An alternative Iran strategy

Most likely, a US offer to narrow down the focus of sanctions from Iran’s economy to the treasury of Iran’s gov't would be welcomed by long-suffering Iranians with overwhelming, enthusiastic support.

A pro-democracy protest by Iranians in the United States (photo credit: REUTERS)
A pro-democracy protest by Iranians in the United States
(photo credit: REUTERS)
The United States is now executing a clear strategy on Iran: to force a binary choice on the Islamist regime to either change behavior or collapse under the pressure of sanctions. The strategy aims in the right direction, but sanctions create opposing dynamics. On one hand, they add to economic discontent and mobilize the people against the regime. On the other hand, they disempower the people more than they weaken the regime. So, the unhappy equilibrium could be the continuation of the status quo: a nation that lives under economic hardship and a regime that manages to tyrannically hold the grip on power, while threatening regional stability and world peace.
An alternative strategy that puts pressure on the Islamist regime without disempowering the Iranian people would have a better chance of achieving America’s goals. Such a strategy could be developed with a sanction swap agreement between the United States and the UN Security Council. Here is how.
The United States would offer not to move on with its current plans to cut off Iran’s oil exports down to zero by November 6, to recommit to the Joint Comprehensive Plan of Action (JCPOA), and to lift its sanctions against Iran, excluding sanctions against the economic empires of the Revolutionary Guard and the Supreme Leader. Concurrently, the Security Council would exercise its authority under the UN charter to set up an international control regime for the payments of Iran’s oil exports. All sale proceeds would be taken upfront by an international fund, from which Iran would be only partially paid just enough to offset gains received by the treasury of Iran’s government from the removal of US sanctions. This revenue-neutral sanction swap could be achieved by having the International Monetary Fund set a weekly schedule for the returned or “repatriated” oil income.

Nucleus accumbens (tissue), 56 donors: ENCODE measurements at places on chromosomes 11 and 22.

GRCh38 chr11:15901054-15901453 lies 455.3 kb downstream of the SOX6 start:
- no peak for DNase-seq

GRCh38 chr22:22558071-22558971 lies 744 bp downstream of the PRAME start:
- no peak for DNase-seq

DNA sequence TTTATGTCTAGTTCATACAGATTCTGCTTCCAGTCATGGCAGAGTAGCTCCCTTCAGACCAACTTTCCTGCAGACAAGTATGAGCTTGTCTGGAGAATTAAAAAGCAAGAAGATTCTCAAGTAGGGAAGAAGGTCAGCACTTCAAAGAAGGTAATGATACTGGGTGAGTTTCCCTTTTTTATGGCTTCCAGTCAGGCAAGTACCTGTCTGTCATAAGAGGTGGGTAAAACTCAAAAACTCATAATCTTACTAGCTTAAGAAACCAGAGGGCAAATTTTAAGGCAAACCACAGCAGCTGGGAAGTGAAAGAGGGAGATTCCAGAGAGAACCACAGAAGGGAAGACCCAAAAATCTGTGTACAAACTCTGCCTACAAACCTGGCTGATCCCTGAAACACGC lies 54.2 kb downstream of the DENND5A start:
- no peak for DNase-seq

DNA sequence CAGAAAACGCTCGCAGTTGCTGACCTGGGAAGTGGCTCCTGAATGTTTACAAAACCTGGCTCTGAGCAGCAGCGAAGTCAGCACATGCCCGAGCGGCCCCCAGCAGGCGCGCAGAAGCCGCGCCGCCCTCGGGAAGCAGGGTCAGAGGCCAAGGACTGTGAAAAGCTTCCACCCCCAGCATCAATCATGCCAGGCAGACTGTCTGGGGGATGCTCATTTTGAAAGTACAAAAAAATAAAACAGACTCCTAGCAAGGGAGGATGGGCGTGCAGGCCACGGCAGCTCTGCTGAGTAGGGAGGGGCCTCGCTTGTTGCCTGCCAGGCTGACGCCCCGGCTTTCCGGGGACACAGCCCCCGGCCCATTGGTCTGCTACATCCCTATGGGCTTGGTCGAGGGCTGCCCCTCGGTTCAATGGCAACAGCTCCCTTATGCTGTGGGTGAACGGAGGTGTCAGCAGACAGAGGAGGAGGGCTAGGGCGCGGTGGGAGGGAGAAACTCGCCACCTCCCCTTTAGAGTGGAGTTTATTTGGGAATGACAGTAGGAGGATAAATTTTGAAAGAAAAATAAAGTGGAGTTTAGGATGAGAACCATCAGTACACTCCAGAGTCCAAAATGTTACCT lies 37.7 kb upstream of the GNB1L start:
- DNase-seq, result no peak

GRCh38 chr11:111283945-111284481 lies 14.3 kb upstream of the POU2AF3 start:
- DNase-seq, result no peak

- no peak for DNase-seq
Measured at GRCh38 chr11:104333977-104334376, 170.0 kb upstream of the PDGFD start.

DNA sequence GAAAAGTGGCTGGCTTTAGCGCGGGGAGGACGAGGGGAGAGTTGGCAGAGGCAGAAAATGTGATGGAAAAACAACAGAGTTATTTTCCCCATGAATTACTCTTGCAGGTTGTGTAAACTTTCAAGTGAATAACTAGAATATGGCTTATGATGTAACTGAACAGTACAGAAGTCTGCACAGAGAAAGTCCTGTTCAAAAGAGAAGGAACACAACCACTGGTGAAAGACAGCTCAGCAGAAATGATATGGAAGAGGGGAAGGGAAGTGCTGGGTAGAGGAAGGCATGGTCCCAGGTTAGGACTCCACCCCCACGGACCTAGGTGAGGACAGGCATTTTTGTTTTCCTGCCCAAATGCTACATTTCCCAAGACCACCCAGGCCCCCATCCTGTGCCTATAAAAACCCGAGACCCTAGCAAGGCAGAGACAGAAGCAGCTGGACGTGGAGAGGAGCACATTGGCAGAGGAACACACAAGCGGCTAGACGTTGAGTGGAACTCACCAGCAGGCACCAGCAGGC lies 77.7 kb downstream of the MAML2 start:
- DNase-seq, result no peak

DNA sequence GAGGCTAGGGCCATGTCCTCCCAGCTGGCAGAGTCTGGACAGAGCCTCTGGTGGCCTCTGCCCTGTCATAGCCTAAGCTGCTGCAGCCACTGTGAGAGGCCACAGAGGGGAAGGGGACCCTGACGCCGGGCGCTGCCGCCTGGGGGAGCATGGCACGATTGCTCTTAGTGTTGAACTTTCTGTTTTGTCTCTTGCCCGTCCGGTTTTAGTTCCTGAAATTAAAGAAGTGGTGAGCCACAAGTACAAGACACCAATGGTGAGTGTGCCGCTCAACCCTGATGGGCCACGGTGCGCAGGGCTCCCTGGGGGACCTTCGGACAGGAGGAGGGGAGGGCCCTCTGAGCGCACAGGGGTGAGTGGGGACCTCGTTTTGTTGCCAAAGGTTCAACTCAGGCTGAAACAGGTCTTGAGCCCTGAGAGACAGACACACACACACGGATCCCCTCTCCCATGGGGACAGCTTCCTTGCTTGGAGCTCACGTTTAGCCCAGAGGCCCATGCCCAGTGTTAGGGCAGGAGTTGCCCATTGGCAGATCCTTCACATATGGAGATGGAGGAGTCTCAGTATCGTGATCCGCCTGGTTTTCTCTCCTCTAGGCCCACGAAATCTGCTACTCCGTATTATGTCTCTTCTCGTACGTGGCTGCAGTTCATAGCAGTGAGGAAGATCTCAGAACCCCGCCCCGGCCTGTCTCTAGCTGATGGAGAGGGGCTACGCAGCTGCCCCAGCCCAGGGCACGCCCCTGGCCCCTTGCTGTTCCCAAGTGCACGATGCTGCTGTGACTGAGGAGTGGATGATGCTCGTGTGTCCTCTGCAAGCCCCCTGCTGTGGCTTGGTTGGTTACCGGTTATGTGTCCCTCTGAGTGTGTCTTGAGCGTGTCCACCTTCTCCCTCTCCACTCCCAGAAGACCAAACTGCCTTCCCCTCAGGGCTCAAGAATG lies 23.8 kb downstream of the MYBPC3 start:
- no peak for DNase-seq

Any oil income in excess of those repatriation caps would then be invested in international capital markets for the benefit of the Iranian people. The task of investing those funds, as well as brokering the sale of oil to the highest bidder, would be delegated to the World Bank. Investments would strictly follow guidelines used for sovereign wealth funds so that no discretion would be left up to the whim of UN bureaucrats.
Now, here is how the new scheme would control Iran’s behavior, especially in regard to its nuclear and missile programs. If and when Iran violated any Security Council resolution, the Security Council would freeze the payments of oil income to Iran.
The repatriation caps may also be raised by the Security Council to reward good behavior. The scheme would be terminated only when Iran was no longer deemed a threat to international peace and security. At that point, Iran would be allowed to establish unregulated sovereign control over the accumulated funds.